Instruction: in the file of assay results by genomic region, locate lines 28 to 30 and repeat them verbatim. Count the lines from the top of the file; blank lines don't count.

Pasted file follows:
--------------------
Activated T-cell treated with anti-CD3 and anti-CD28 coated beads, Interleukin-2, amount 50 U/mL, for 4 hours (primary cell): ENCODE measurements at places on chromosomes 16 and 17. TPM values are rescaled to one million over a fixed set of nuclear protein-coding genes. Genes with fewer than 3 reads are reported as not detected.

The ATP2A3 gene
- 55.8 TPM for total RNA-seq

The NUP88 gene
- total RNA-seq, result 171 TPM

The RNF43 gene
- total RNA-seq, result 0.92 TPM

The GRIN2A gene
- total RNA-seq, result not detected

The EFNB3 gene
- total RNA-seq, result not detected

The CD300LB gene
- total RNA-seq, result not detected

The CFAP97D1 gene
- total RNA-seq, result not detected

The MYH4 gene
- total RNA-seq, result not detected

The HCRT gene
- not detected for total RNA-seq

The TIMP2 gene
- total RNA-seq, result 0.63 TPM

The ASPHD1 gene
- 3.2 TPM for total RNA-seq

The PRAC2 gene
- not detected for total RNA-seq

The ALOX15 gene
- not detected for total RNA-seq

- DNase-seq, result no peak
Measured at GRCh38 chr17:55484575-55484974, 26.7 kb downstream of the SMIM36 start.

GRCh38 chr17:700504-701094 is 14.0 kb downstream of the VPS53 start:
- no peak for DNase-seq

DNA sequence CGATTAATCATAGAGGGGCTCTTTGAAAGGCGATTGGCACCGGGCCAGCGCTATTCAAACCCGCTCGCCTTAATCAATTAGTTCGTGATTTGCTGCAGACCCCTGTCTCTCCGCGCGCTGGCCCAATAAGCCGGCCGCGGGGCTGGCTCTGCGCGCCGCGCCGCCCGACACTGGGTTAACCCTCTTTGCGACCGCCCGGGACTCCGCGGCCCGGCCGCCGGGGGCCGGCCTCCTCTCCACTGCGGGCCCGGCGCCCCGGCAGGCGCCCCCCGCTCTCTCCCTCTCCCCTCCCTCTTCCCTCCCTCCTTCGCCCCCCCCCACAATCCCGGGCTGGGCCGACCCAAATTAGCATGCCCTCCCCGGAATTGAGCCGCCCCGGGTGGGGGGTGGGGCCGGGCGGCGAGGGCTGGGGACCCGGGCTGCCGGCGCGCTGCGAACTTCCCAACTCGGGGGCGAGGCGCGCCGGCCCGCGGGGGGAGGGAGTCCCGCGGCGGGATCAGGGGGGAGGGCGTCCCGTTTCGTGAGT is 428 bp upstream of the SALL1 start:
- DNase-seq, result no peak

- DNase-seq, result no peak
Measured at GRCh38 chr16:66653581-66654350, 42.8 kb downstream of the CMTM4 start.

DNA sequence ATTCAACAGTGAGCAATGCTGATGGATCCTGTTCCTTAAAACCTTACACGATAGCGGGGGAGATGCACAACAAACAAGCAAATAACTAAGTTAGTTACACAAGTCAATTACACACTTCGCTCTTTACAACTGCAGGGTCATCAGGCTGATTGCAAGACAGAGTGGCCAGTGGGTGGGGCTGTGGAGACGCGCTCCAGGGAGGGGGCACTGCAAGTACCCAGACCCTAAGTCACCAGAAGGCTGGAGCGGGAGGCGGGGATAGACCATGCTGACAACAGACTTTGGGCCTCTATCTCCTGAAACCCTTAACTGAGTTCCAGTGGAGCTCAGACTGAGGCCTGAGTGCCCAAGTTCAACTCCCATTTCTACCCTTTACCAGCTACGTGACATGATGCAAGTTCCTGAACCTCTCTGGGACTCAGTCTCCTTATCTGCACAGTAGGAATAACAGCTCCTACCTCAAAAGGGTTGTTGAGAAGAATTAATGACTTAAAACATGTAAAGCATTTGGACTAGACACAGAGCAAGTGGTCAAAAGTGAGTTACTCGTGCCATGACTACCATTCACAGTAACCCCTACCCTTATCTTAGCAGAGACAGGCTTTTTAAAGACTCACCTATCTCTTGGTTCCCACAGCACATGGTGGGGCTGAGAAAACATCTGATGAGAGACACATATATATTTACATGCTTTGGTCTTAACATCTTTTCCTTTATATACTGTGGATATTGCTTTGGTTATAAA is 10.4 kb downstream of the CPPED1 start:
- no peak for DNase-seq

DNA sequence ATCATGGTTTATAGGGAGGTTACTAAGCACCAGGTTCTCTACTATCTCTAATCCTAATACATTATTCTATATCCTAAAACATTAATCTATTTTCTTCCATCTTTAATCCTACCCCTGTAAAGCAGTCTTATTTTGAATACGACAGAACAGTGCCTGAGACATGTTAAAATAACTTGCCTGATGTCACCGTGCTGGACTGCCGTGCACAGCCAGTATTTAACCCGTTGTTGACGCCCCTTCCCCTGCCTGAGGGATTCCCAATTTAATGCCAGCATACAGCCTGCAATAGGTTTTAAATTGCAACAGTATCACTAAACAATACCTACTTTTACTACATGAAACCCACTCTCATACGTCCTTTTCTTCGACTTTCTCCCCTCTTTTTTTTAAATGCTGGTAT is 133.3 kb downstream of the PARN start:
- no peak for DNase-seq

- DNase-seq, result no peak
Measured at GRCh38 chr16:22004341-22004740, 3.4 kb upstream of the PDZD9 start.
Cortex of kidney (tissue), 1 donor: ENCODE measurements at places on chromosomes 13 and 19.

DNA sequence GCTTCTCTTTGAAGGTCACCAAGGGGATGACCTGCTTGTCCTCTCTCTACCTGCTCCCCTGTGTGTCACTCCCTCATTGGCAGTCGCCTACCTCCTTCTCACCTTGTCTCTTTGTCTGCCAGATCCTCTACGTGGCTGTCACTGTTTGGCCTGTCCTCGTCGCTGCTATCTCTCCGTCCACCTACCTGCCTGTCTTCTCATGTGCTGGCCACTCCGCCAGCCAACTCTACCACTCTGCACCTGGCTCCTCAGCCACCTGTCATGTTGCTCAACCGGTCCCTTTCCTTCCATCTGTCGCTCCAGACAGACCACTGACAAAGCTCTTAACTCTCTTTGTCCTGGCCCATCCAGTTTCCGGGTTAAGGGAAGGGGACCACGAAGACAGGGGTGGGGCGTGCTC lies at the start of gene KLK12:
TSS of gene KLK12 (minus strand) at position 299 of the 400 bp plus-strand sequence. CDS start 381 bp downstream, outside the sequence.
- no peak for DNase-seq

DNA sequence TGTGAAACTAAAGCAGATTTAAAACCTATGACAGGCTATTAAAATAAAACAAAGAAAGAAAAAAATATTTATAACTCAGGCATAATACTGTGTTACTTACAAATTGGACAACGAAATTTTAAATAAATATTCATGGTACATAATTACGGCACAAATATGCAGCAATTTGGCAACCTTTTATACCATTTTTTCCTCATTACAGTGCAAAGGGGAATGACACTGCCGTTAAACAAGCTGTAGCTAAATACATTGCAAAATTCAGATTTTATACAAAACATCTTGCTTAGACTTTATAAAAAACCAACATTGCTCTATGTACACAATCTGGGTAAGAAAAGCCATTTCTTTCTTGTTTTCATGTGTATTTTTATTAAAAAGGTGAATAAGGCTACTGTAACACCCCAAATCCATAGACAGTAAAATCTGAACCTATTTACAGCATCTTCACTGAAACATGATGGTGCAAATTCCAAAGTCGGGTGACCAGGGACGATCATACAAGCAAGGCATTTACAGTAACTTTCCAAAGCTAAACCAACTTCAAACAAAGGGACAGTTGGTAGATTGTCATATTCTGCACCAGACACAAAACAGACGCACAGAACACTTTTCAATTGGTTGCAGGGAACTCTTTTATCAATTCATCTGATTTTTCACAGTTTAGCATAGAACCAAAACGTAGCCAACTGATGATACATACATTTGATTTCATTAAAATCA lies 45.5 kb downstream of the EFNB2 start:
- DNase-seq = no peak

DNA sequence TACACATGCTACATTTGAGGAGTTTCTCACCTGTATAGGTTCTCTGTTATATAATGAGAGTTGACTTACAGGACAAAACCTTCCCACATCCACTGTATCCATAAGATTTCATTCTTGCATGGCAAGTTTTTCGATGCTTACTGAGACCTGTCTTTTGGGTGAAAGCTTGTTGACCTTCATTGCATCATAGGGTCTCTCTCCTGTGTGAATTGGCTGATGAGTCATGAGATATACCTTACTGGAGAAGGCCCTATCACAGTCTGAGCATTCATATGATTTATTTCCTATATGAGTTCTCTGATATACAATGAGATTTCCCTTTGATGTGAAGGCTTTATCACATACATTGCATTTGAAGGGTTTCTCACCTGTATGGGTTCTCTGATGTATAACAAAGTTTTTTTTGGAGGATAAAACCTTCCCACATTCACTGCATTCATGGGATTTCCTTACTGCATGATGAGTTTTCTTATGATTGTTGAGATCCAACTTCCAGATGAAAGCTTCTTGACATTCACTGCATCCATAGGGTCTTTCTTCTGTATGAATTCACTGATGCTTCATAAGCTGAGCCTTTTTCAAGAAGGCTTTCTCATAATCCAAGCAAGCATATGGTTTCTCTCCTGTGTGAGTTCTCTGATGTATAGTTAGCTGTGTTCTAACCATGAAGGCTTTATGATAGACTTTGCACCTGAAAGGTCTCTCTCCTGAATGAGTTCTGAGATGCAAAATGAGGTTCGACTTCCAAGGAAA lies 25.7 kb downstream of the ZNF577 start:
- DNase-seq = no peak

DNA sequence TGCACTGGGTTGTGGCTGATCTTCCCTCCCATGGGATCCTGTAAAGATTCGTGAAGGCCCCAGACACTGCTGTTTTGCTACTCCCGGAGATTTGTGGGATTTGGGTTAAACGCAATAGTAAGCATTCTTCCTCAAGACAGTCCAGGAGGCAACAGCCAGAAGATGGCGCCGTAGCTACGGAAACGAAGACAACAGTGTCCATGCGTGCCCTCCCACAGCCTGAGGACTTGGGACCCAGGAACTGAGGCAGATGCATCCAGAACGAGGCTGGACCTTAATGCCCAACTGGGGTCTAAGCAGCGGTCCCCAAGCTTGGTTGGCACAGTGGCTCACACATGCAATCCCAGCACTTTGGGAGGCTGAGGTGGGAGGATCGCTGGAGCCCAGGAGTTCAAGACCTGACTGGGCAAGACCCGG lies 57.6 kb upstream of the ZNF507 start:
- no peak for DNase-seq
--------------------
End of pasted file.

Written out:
- DNase-seq, result no peak
Measured at GRCh38 chr17:55484575-55484974, 26.7 kb downstream of the SMIM36 start.

GRCh38 chr17:700504-701094 is 14.0 kb downstream of the VPS53 start: